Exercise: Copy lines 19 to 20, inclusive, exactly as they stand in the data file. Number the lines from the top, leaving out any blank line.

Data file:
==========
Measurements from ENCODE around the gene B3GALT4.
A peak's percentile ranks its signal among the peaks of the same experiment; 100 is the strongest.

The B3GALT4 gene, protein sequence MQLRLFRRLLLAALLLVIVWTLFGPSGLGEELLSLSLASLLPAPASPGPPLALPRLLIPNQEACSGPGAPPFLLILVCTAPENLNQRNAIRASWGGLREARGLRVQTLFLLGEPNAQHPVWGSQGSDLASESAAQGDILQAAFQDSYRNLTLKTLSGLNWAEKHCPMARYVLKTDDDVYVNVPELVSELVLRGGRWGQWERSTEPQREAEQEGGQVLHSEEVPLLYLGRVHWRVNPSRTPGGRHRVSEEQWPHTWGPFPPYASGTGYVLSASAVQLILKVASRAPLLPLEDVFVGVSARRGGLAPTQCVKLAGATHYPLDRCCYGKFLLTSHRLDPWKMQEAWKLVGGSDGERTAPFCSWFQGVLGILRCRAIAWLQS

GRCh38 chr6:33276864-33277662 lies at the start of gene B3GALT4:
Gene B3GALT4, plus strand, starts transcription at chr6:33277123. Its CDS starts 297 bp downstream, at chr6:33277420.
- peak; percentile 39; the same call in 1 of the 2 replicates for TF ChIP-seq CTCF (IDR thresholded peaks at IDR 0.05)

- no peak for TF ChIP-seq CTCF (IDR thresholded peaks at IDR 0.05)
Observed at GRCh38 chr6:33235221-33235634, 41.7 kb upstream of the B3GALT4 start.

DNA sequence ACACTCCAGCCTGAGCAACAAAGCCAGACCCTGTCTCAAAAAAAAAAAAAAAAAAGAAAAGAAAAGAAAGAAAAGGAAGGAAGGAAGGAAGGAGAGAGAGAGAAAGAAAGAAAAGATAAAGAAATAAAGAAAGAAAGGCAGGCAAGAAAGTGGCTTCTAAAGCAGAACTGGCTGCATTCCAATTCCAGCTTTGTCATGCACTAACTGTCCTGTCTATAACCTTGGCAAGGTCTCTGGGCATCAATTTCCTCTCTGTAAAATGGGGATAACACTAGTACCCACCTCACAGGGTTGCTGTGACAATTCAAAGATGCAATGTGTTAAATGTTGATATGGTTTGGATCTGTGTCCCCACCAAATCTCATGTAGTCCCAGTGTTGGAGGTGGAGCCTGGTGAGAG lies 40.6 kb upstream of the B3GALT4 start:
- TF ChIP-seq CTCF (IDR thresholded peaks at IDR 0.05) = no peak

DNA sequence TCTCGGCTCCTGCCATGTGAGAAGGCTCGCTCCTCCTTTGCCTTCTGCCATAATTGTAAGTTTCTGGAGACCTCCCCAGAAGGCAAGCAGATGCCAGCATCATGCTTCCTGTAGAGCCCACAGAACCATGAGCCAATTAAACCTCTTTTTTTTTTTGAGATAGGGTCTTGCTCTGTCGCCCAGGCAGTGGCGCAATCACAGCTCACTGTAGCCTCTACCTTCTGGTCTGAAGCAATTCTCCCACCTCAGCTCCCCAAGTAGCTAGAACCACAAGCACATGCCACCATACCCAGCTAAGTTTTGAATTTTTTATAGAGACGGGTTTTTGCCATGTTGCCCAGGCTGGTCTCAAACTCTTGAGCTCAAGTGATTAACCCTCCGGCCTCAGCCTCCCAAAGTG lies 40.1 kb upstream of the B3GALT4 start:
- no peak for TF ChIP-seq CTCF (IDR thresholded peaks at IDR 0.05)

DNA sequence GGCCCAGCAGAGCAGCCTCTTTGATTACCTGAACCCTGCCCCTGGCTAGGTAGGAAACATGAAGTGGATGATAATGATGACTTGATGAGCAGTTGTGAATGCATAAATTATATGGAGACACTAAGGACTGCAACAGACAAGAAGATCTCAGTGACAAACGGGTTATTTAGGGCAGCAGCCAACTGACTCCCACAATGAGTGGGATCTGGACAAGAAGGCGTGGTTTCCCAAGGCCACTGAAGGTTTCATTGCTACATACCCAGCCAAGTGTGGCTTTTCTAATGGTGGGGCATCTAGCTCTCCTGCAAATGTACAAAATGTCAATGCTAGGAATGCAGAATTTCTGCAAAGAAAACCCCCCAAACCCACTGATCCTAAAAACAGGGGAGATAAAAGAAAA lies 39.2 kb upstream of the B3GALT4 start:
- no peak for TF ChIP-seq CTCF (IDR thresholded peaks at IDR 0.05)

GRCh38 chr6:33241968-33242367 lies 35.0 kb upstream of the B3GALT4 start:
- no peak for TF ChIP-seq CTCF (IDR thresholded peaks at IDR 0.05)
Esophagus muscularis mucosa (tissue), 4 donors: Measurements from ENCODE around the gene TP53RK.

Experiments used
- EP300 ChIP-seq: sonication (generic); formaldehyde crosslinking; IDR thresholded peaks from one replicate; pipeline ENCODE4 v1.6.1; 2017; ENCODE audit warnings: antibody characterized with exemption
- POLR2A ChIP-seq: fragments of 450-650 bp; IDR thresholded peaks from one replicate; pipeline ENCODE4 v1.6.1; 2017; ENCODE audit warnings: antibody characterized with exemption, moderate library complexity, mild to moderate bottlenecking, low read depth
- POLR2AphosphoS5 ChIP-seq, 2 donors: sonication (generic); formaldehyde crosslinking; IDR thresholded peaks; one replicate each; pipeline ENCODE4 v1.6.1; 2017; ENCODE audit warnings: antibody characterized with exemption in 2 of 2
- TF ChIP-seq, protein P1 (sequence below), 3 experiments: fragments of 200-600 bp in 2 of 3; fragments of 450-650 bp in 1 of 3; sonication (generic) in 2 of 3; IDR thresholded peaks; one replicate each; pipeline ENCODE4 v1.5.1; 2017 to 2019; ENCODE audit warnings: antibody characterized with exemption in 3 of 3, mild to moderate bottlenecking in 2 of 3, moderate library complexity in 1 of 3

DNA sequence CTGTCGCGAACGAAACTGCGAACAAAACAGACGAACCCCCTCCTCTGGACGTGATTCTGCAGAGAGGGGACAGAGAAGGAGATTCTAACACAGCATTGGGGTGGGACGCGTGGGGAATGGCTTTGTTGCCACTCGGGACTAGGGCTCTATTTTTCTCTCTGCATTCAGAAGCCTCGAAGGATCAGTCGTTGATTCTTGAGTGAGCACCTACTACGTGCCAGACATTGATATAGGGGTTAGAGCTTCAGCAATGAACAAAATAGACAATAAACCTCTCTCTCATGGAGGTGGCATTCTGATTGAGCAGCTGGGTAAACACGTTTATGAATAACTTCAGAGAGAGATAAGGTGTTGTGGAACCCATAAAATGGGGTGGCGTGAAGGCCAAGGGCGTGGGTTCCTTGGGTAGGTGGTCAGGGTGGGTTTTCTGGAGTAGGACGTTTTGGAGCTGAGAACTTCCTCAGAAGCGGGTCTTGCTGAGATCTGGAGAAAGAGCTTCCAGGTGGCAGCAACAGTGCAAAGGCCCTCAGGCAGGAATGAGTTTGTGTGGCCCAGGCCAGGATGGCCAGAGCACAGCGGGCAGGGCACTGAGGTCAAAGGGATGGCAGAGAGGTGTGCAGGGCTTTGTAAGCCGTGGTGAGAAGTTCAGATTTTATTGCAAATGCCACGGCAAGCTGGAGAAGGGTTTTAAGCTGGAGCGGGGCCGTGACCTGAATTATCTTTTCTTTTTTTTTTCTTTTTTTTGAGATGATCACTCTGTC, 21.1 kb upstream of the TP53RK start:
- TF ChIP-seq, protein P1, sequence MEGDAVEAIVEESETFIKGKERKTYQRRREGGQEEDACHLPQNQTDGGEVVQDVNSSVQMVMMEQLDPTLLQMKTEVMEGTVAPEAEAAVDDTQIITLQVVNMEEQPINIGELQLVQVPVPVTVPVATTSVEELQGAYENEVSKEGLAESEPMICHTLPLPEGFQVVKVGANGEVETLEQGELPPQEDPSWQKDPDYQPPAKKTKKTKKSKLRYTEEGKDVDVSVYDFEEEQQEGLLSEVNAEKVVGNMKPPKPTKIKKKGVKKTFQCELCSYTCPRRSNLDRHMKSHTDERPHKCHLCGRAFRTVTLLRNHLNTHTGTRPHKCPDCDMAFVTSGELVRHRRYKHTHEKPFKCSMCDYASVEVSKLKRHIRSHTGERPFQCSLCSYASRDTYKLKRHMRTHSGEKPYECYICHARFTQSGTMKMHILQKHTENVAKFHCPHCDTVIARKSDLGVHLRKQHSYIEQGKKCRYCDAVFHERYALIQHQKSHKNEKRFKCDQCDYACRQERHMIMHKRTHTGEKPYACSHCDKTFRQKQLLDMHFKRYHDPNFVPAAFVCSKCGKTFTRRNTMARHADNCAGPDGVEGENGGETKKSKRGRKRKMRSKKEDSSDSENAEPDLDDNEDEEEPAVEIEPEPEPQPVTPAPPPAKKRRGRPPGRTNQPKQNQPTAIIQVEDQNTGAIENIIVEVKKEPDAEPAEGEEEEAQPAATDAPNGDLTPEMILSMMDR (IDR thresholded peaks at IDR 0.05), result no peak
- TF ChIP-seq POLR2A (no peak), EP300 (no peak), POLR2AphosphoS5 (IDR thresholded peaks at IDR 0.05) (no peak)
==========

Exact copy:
- EP300 ChIP-seq: sonication (generic); formaldehyde crosslinking; IDR thresholded peaks from one replicate; pipeline ENCODE4 v1.6.1; 2017; ENCODE audit warnings: antibody characterized with exemption
- POLR2A ChIP-seq: fragments of 450-650 bp; IDR thresholded peaks from one replicate; pipeline ENCODE4 v1.6.1; 2017; ENCODE audit warnings: antibody characterized with exemption, moderate library complexity, mild to moderate bottlenecking, low read depth